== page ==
: Tell me this: if StarToons landed the kind of series work we're trying to land, would you guys be interested in working on it for fixed rates (widgets)? I'll rename the studio "The West Coast MPSC Local 809 Memorial Studio" if you like. We could transfer the headquarters to Sherman Oaks or Van Nuys or wherever you like.


Hehehehehe. Why of course. Iím not sure you would see any animators who need work turning it down. This union wants us to work union but they would know it would be silly to try and tell itís members to starve and Iím sure they wouldnít even consider saying it. Try it and see.


: Would you do the same for me? I don't care what you call your dream studio, once it's formed. Would you hire me to animate?

Union of course. Heheehehe. TV is a good topic since it is the producers who consider the animation too much to pay for but laugh when RugRats makes 100 million dollars domestically. Think about it. Marketing income alone is probably twice that. You know what I think . I think that so far, the marketing of animation has been so trivial that the shows that should be worthy of producing here arenít and companies like yours are put into race to see just how low you can go.


:I'll come work for you, in that case. I'll help advise you in any way you like, if you think my opinions would be helpful. Or tell me to shut up and draw - I'll gladly do it.


You know, I dont think anyone would tell you to shut up. I think your experience is the best you can have. Itís worth more than you think . To me, I am just exploring the avenues of thought on it and you have a very unique view. You think I donít understand your pain but I do. Iím not telling you to go union. A union is useless if you can already provide the same kind of benefits and pay people enough to be able to live normally. I just think that needs to be raised since we are humans and not just xerox machines. Producers dont have to think of the people who do this work so we have to.


: But the studio has to be viable! Somebody will have to wear a suit - know what I mean? If we have left-brain geniuses among our artists, fine. But somebody will have to do it.


Yes, you are correct. A villain must be picked, or do they.
I have met many producers. Many suits. The surprise to me is when I find one that understands the nature of people and how they function. How well they take pressure and insanity that comes from above and how that translates to how they deal with the crew. Is anyone perfect ? No, but if one must be picked they must understand more than just the number of feet to be produced. I think we have to ask ourselves what the goals are to be for a studio like that or we have no mandate for that suit. Artistically, and financially.
Can we be economic ? Sure but to this point it seems that has been the only goal in TV. The Pacific Rim proved that. You cant compete on those grounds. As artists , what do we have unique beyond that ? What do we have that they dont ? I think Ren and Stimpy proved that our own cultural insanity is so personal that we are special because of it . Joy. We can learn to be more than just producers of poorly written hack ideas and bad satires of live action characters. It isnít the complexity of the characters that we find interesting , itís the humanity. When it comes down to it, that is all we have.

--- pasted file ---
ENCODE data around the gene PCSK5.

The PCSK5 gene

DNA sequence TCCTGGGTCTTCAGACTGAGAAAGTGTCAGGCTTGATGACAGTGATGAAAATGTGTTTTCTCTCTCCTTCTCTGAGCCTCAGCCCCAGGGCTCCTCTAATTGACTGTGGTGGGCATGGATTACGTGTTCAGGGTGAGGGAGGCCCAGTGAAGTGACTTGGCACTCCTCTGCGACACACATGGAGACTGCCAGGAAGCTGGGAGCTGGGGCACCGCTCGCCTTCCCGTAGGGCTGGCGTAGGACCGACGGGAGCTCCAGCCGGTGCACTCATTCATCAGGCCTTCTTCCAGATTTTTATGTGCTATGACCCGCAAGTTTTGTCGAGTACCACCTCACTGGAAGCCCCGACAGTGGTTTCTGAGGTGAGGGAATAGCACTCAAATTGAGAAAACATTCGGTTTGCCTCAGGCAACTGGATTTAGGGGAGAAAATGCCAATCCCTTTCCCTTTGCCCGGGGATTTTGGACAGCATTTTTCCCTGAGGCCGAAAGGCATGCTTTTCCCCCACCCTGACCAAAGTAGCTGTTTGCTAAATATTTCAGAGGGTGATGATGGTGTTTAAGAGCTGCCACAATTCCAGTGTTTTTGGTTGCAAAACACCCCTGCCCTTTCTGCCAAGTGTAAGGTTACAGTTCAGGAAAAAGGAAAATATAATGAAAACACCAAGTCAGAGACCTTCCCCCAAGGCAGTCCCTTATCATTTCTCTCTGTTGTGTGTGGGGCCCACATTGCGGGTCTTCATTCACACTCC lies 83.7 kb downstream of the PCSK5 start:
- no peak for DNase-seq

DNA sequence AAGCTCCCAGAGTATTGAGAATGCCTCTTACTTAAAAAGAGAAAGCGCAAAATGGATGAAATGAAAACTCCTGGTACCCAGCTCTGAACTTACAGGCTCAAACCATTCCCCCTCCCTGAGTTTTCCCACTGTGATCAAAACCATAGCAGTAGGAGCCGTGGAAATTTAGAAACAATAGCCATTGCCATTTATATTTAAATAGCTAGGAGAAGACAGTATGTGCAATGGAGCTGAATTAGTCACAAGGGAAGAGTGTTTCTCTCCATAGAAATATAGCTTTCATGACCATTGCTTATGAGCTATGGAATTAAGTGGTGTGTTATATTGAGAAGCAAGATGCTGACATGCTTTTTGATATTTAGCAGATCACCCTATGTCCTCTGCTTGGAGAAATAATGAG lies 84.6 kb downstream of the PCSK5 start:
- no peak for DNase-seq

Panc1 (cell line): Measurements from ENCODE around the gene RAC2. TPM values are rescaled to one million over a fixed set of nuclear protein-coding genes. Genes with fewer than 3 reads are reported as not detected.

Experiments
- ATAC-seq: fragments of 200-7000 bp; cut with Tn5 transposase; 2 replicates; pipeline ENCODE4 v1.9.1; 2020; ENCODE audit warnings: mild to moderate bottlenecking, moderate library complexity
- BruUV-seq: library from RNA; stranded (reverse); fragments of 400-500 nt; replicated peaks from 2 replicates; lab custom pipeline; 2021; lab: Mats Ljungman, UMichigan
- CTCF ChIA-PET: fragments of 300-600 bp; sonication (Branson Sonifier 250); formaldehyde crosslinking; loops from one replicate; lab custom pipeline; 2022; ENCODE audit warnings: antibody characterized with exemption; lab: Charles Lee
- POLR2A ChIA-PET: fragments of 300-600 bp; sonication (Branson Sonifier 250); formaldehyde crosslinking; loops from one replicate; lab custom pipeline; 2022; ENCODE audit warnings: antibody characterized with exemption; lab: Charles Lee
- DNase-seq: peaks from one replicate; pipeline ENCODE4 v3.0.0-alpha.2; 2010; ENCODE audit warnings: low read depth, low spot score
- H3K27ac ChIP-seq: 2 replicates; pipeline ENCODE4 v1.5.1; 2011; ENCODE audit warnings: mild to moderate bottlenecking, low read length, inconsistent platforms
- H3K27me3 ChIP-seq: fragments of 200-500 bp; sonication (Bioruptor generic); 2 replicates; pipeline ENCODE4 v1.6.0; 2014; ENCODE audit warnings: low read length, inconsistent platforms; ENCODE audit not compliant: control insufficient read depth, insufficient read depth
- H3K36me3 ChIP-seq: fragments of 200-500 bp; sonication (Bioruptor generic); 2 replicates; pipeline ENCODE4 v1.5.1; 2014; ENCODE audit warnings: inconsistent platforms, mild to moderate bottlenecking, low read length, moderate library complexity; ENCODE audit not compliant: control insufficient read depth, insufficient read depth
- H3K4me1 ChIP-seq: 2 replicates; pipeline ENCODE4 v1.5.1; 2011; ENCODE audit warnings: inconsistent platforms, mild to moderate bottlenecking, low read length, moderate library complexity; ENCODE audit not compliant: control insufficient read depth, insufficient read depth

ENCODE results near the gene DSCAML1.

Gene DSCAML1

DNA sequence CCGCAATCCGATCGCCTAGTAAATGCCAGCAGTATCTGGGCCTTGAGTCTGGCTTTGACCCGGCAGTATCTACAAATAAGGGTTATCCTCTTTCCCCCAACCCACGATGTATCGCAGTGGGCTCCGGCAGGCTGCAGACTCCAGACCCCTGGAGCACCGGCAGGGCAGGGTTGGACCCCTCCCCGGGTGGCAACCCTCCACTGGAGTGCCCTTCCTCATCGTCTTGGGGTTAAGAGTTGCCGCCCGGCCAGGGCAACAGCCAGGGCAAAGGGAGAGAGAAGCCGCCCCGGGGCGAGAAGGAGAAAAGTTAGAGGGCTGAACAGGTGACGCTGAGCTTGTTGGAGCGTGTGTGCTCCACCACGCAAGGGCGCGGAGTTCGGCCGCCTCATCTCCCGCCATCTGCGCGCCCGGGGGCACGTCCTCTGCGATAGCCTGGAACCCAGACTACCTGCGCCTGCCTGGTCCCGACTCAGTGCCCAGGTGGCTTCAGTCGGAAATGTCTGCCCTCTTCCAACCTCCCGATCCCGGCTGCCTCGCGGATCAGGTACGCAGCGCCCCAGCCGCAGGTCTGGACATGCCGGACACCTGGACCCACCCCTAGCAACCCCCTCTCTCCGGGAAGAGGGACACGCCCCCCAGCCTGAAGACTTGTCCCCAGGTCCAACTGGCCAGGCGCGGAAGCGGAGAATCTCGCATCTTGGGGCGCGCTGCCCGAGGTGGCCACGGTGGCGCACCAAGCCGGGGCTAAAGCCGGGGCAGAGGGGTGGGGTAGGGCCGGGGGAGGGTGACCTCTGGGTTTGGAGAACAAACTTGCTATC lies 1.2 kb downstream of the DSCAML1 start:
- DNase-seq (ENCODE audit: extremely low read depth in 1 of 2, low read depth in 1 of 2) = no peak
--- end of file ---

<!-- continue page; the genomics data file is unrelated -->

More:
Iím not sure how to weave this into the future. Iím not sure it can be, but I do know that there must be some ground where the two sides meet and work. Perfection isnít my goal or Iíd have quit right now. Itís not possible but I think itís possible to nudge it to workable.

: It HAS to be viable ... otherwise it's just another historical example of artistic hysteria. I don't want to be a part of that. But I'd love to a be a part of the power you guys represent.


Iím not sure where that came from, the hysteria I mean. I think it was one of those ďunionĒ things where people allowed themselves to take sides and villianize the other. I think we are less naive now, more aware of what blind faith in idea can do. We all have common ground, all of us. No one should hate you for being nonunion as you shouldnít hate people who are union. The misconceptions are on both sides and obscure the truth . I will tell you this though, we have been played, all of us. You , me , them. Basic psychological warfare is to divide and conquer. You have to create an enemy to defend against. Isolate and feed the ego of them both telling them they are better than the other. Whatever the others advantage is useless in reality. It is a path down a road that leads away from doing the things we really want to do. Really good work.
You tell me if it is possible to do that and be fiscally responsible. I think it is.